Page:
E-bike Emergence


Electric bicycles, or e-bikes, are becoming more and more popular, both for recreation and transportation. If you’ve considered purchasing an EV but aren’t quite sure, some say
an e-bike is a nice, entry-level option to the e-vehicle market.

e-bike basics: Electric bicycles don’t look much different than traditional bikes at quick glance, but look closer to see a small electric motor, battery, and control panel on the frame. They can be as much as 20 pounds heavier than regular bicycles. However, weights continue to drop as the market matures (along with entry-level prices, which still hover at $1,000 and up).

Power plants, batteries, riding ranges, and features vary among the brands and models, but the industry has developed three standard classes of e-bikes: Class 1 has a motor that you can set to gently assist you as you pedal, and it maxes out at 20 miles per hour (this is the most common e-bike available for rent or bike-sharing); Class 2 also reaches 20 mph but has a throttle-powered mode that does not require pedaling; Class 3 bikes are pedal-assist only, but they can reach 28 mph.

Larry Theberge, Dunn Energy Cooperative member and owner of Recycle Bike Shop, LLC, offers advice on e-bike purchases. First off, he says, don’t just order a bike online. Instead, visit a local bike shop. “Sit on one live. It’s going to change your whole opinion. It’s not what you think it’s going to be. It’s going to be a thousand times more.” Plus, by working with a local shop, a buyer can later resolve problems with the bike with an actual person, said Theberge.

Dunn Energy Cooperative member and owner of Recycle Bike Shop, LLC, Larry Theberge is an e-bike enthusiast and exhibitor at EV Experience, an electric co-op event held each fall at Chippewa Valley Technical College in Eau Claire to promote e-vehicles. Photo courtesy of Larry Theberge.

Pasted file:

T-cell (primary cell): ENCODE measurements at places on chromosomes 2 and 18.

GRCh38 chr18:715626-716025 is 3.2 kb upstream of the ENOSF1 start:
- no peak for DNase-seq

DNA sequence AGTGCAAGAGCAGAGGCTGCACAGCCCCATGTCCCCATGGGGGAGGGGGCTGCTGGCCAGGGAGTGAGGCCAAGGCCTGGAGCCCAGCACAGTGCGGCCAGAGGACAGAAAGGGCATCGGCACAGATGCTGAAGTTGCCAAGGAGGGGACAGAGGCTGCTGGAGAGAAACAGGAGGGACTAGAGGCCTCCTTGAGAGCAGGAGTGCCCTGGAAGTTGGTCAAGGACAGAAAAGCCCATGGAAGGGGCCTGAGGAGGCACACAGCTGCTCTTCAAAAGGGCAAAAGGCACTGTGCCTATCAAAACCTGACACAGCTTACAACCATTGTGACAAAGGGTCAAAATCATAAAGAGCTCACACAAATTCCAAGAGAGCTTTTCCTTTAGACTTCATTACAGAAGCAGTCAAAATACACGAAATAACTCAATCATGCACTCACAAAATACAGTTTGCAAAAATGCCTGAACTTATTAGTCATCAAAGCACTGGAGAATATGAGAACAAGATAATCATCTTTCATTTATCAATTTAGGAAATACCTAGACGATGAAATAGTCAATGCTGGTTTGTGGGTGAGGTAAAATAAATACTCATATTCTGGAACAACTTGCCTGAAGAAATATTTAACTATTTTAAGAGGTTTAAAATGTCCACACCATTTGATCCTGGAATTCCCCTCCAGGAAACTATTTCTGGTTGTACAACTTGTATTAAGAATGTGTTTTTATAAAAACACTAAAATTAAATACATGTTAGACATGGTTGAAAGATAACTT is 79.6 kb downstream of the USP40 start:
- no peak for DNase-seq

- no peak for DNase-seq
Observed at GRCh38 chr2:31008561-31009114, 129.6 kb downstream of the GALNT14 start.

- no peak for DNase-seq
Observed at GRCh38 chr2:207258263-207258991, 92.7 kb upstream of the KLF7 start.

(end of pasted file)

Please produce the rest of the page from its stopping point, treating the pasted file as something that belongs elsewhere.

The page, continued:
Consider your skill level: Be honest about your ability and the type of riding you’re planning (road or trail, hills or flat ground, short or long commutes); outfitters will use that information to determine which size and style of e-bike to recommend, and how much power assist you’ll need.
“You get to choose how much power that you want, how much assist you want,” said Theberge. “They all feel different. One bike can be very gentle to take off. Or the next, ‘Oh wait, I want to squeal tires like I got a new Mustang and take off.’”

“You need to match the personality of the bike to the personality of the person,” he added.

E-bikes really can accommodate all skill levels.

“That’s what’s nice about an electric bike. You don’t have to be a jock to ride it,” said Theberge. “My prized customer is Mike. He’s 84 years old, has a pacemaker, and compromised lungs, and he loves being outside. On a fabulous day, he would go for a 5-mile ride [on a conventional bike]. He’s riding an e-bike now. He’s going on 40-mile rides.”

Find out where you can ride safely and legally: You should follow the same bicycle safety precautions as with a traditional bicycle (see the accompanying sidebar). Be considerate while riding on trails with others; riding by at 20 mph can startle a pedestrian. You’ll need to research where you’re allowed to ride an e-bike. If you’re renting, check to see if the outfitter has restrictions (for example, whether you can take the bike into sand) and ask about areas such as parks that don’t allow motorized bicycles. Resources such as People For Bikes’ Ride Spot app and local bike shops include information on where to ride.

Know battery and charging safety: The lithium-ion batteries that power devices like e-bikes and scooters must be used properly to avoid overheating—when the batteries are poorly made or charged too long, they can cause fires. The New York City Fire Department issued a bulletin addressing the issue, providing this advice:

  • Only buy or rent e-bikes certified by a nationally recognized testing laboratory (look for symbols such as UL, ETL, and CSA).
  • Use the original battery, power adapter, and power cord supplied with the device, or a manufacturer-recommended and/or a testing laboratory-certified replacement.
  • Plug the e-bike directly into a wall outlet when charging (not an extension cord), and charge in a safe area, like a garage. Make sure there are no other nearby combustibles, and consider adding a smoke detector where the e-bike will be charged.
  • Monitor the e-bike or e-bike battery when it is being charged.

When asked about recommendations for the best place to ride, Theberge replied, “Outside your door.” He urges riders to go where it’s convenient and safe.

“Wisconsin is fortunate to have some of the best bike riding, and the bicycle trails are always fabulous. The views are just unbelievable,” he said.

Theberge’s advice for someone considering getting into e-biking? “Don’t wait. Do it now. What are you waiting for?”—Dana Kelroy with MeLinda Schnyder, a freelance journalist based in Wichita, Kansas.